Occupational Safety & Health

V. Key Issues: Population Health >> E. Health Protection >> Occupational Safety & Health (last updated 11.23.15)


The Policy Problem

The Occupational Safety and Health Act of 1970 created both NIOSH and the Occupational Safety and Health Administration (OSHA). OSHA is in the U.S. Department of Labor and is responsible for developing and enforcing workplace safety and health regulations. NIOSH is part of the Centers for Disease Control and Prevention (CDC) in the Department of Health and Human Services.
Additionally, the Federal Mine Safety and Health Amendments Act of 1977 delegated additional authority to NIOSH for coal mine health research.

Policy Options





  • BLS. Workplace Injuries and Illnesses, 2009
  • BLS. Workplace Injuries and Illnesses–2010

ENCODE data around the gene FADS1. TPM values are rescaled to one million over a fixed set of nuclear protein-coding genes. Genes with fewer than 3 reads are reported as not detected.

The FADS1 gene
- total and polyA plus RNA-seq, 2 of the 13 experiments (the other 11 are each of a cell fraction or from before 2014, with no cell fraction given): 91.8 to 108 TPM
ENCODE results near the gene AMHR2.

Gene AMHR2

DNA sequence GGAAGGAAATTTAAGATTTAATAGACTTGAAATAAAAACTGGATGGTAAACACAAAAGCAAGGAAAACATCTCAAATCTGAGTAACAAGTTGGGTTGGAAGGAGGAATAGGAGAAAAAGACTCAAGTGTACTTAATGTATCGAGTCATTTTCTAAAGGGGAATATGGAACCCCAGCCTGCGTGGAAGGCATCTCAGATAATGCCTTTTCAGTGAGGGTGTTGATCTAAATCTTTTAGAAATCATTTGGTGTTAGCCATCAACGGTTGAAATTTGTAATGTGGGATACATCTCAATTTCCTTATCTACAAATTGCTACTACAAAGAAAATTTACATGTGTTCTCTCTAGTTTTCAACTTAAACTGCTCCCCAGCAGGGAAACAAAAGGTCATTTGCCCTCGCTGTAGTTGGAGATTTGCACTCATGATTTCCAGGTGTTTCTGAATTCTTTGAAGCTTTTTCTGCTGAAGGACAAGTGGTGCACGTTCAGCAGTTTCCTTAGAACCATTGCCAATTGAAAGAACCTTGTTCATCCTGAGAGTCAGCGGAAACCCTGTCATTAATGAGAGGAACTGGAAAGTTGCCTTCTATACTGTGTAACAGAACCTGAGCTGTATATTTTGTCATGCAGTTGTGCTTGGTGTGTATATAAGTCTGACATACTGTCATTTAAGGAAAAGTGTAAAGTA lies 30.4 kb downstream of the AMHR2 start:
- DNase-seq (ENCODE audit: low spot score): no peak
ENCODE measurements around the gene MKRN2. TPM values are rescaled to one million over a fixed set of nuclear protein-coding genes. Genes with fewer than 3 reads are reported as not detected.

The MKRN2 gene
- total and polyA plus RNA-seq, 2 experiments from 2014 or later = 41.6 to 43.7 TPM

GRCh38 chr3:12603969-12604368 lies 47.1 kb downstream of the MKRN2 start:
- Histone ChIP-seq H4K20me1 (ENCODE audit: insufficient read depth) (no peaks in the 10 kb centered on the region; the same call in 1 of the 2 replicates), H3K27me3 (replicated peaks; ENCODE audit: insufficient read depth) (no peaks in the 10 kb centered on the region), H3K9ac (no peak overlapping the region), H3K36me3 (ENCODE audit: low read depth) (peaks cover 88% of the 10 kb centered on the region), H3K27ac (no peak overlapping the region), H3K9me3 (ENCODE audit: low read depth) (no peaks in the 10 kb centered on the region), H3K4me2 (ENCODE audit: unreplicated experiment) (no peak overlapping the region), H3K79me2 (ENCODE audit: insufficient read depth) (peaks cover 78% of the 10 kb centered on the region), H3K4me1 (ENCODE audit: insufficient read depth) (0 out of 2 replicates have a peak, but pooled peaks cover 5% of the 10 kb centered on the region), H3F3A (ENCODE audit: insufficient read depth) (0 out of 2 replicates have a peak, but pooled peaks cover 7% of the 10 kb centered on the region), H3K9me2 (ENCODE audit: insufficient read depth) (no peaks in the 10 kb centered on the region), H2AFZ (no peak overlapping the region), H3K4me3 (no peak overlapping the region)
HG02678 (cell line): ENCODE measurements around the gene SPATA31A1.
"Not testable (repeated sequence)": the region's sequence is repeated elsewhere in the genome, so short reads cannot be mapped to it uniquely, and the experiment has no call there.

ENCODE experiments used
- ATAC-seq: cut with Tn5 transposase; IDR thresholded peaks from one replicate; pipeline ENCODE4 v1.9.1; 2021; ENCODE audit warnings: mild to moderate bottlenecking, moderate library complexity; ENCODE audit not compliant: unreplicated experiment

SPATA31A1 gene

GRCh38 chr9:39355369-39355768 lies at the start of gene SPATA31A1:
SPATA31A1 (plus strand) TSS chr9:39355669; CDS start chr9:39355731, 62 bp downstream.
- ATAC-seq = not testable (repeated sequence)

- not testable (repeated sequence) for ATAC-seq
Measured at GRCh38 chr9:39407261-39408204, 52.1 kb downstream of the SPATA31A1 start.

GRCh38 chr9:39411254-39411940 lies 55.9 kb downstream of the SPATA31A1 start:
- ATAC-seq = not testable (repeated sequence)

• BLS. Nonfatal Occupational Injuries and Illnesses Requiring Days Away From Work, 2014. An annual report typically released in the following November of the year featured.
  • BLS. State Occupational Injuries, Illnesses, and Fatalities. State data presenting the number and frequency of work-related injuries, illnesses, and fatal injuries are available from two BLS programs: nonfatal cases of work-related injuries and illnesses that are recorded by employers under the Occupational safety and Health Administration’s (OSHA’s) recordkeeping guidelines are available for 46 States and Territories from the BLS Survey of Occupational Injuries and Illnesses (SOII); fatal cases of work-related injuries are available for all States, Territories, and New York City under a separate program, the BLS Census of Fatal Occupational Injuries (CFOI). This site provides state-level data starting in 1996 on the number and rate of both occupational injuries/illnesses and fatal injuries/illnesses.